Your Right to Record the Police
Lately, the news has been filled with stories about police/citizen interactions. When the police confront citizens as part of their work and something happens to the citizen, it becomes a news story and part of our national discourse. You know the names of the people. A couple of times, those names have been local, most notably with Clarence Beard in 2006. The bottom line is that the police exist to serve and to protect us, but sometimes our interactions with them go wrong. Sometimes, Officers act in inappropriate ways. They are human like us, after all, and we sometimes do the wrong thing, too.
While the law is usually on the side of the police, there is one thing that has equalized the playing field when our interactions with them occur: our cell phones. The devices that we use to provide audio and video recordings of our interactions with the police have given an alternative story to the ones sometimes provided by the Officers themselves.
Hopefully, you never need to do it to keep the police honest. Occasionally, though, you might. Without video, we might not know what actually happens when someone dies in police custody. Like when a teenage boy caught a police officer shooting an unarmed man in North Charleston, South Carolina last year.
As people record the police more and more, the conversation is brought up more often. What are your rights in those situations? Can you record your interactions with police? Can they take your phone or camera away from you? What should you do with your recordings once the situation is over?
The answers to all of these questions is that it depends. The answers for this type of situation are very situational. Regardless, there are a few principles that are probably going to be upheld in a Virginia court. Generally speaking, you can record the police on your cell phone if the Officers are in public view, and there is no expectation of privacy. The key is to make sure that you are not interfering with the police officer’s work. And, of course, "interfering" is a judgment call that can be made by the police officer at the scene. Depending on the facts, you could be charged with obstruction of justice. Remember, there is a very big difference between being charged with a crime and being convicted of a crime.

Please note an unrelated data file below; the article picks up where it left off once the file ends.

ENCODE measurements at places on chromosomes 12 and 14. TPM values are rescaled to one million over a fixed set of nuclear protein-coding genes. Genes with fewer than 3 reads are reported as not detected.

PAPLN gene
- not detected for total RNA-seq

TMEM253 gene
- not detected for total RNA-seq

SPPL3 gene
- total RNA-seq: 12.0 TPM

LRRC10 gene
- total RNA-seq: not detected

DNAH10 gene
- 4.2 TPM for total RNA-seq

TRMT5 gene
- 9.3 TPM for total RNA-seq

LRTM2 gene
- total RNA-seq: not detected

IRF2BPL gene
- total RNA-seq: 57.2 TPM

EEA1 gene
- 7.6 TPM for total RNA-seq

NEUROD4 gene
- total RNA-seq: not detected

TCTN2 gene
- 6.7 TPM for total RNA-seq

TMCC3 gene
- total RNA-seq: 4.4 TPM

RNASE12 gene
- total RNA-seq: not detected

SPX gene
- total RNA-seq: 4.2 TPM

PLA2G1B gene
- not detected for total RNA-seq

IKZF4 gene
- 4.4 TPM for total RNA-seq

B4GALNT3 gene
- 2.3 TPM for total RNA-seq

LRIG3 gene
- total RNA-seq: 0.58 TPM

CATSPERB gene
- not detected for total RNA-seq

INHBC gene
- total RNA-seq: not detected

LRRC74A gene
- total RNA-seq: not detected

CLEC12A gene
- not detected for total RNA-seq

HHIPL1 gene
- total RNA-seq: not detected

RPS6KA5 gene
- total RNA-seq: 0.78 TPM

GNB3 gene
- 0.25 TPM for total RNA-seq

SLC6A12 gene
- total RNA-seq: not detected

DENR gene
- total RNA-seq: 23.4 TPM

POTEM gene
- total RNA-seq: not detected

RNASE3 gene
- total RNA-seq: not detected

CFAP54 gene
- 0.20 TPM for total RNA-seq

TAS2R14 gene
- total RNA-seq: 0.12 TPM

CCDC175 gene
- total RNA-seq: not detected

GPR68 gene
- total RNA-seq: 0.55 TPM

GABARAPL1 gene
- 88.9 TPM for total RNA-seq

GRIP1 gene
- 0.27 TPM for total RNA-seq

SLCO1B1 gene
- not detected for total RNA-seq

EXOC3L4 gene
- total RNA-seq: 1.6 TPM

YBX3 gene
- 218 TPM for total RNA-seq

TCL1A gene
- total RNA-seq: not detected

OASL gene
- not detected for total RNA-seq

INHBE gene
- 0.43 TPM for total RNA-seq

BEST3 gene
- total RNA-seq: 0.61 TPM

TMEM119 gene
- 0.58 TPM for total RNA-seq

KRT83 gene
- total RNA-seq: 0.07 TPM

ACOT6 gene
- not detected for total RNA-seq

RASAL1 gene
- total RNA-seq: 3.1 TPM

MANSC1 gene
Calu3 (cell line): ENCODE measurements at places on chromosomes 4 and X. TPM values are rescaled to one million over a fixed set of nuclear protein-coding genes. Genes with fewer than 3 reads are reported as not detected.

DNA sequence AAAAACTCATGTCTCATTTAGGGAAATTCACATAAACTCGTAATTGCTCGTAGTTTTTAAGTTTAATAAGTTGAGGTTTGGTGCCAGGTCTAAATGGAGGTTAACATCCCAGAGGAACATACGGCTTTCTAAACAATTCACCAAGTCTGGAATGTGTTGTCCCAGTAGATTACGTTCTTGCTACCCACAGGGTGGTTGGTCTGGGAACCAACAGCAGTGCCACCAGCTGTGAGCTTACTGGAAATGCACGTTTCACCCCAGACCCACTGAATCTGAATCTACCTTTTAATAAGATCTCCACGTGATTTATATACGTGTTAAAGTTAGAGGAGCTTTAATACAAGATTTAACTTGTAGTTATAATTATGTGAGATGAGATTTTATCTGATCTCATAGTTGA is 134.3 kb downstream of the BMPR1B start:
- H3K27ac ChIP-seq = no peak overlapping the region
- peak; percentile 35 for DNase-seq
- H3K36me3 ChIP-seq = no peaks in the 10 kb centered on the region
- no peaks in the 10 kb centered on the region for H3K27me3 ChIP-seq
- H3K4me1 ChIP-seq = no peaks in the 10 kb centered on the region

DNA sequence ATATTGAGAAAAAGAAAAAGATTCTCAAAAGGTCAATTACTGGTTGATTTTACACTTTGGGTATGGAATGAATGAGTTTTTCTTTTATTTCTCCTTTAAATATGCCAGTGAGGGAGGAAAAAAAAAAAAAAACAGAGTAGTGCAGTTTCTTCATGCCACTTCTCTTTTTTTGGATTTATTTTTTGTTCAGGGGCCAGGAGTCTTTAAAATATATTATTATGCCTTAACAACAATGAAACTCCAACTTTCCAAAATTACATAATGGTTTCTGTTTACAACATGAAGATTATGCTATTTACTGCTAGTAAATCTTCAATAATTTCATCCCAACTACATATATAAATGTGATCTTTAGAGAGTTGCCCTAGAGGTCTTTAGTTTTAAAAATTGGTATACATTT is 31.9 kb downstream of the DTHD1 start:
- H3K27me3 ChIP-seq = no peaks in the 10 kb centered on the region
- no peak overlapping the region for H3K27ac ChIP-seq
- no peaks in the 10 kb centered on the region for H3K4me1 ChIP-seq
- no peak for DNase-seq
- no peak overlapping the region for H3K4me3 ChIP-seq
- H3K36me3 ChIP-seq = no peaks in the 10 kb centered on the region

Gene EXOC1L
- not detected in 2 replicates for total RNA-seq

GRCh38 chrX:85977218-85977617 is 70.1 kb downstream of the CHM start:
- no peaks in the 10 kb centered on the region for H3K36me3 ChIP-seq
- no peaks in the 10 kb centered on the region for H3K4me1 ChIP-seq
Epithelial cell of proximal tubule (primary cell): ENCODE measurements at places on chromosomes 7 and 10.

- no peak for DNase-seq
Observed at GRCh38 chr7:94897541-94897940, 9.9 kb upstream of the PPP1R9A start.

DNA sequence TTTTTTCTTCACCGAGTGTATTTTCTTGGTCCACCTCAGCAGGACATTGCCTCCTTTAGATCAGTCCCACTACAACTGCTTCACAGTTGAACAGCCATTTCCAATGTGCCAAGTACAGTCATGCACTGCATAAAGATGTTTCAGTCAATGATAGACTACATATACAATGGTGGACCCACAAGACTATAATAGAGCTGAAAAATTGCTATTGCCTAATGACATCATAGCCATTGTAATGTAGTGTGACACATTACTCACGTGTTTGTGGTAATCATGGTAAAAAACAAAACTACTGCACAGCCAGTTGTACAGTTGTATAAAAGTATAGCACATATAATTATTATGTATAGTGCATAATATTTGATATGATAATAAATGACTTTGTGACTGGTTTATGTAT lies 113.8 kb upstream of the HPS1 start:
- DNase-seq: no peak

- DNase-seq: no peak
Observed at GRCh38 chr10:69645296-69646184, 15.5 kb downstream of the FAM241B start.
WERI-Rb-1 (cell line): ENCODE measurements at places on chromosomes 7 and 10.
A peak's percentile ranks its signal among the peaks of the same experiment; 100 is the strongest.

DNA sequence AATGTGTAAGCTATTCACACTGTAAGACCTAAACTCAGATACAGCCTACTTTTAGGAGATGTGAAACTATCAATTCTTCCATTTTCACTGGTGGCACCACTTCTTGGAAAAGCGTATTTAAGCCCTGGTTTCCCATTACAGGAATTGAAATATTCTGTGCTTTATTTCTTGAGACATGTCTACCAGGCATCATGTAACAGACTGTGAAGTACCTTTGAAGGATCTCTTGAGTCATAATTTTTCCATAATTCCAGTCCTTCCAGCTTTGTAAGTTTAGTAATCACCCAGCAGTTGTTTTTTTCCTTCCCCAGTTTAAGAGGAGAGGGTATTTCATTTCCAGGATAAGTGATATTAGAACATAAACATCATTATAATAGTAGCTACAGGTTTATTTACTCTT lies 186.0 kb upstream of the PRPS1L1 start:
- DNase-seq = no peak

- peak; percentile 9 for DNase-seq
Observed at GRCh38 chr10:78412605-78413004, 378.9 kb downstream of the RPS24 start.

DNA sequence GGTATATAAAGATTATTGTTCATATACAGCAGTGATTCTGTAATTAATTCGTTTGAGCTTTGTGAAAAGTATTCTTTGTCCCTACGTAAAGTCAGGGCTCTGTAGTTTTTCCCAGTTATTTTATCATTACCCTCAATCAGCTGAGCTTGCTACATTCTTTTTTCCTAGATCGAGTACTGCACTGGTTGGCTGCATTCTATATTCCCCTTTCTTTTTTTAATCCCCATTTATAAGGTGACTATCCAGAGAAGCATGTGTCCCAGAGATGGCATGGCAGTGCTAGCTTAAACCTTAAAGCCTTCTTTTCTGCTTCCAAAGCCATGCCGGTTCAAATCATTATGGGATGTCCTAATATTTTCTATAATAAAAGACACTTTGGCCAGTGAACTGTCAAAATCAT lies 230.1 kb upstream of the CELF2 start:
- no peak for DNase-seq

A police officer might have a different interpretation of the situation than you do.
In The Atlantic last year, one tactic discussed was “the back-up game.” If a person is asked by the police to back away from the scene, the person doing the recording is encouraged to take one step back. The key is strict compliance of the law, the article says. By taking one step back, the citizen is obeying. This can be dangerous, and, again, the best course of action hinges on the situation itself. It might be best to immediately stop recording and leave the scene. Discernment is important.
If you are trying to record in or around a crime scene, you will probably be asked to stop. If you are preventing the police officer from conducting his or her work or tampering with evidence in any way, you are in the wrong. You cannot break any laws while you are attempting to record the police.
Police officers understand that the frequency of citizens recording them is only increasing. In theory, this should make them a little more careful; they should also understand your rights to record a little more than they might have a decade ago. Even so, the police are people, too. As people, they are prone to emotional outbursts, especially if their work in that moment has their adrenaline surging. It can be tricky.
This post is not designed to be pro-police or anti-police. Rather, it is designed to help you understand your rights as a citizen. Ideally, you, or someone you know, will never have to interact with the police in a way that makes you feel like you have to record what is happening. If you do end up in that situation, however, remember that you are generally allowed to record what is happening as long as the police officer is doing his or her work in a public place and you are not interfering with that work in any way.
If you end up in a situation where your rights to record have been questioned by authorities, or you have been charged with a crime as a result, you will need a good defense attorney. If this is you, call or e-mail today for a free consultation!
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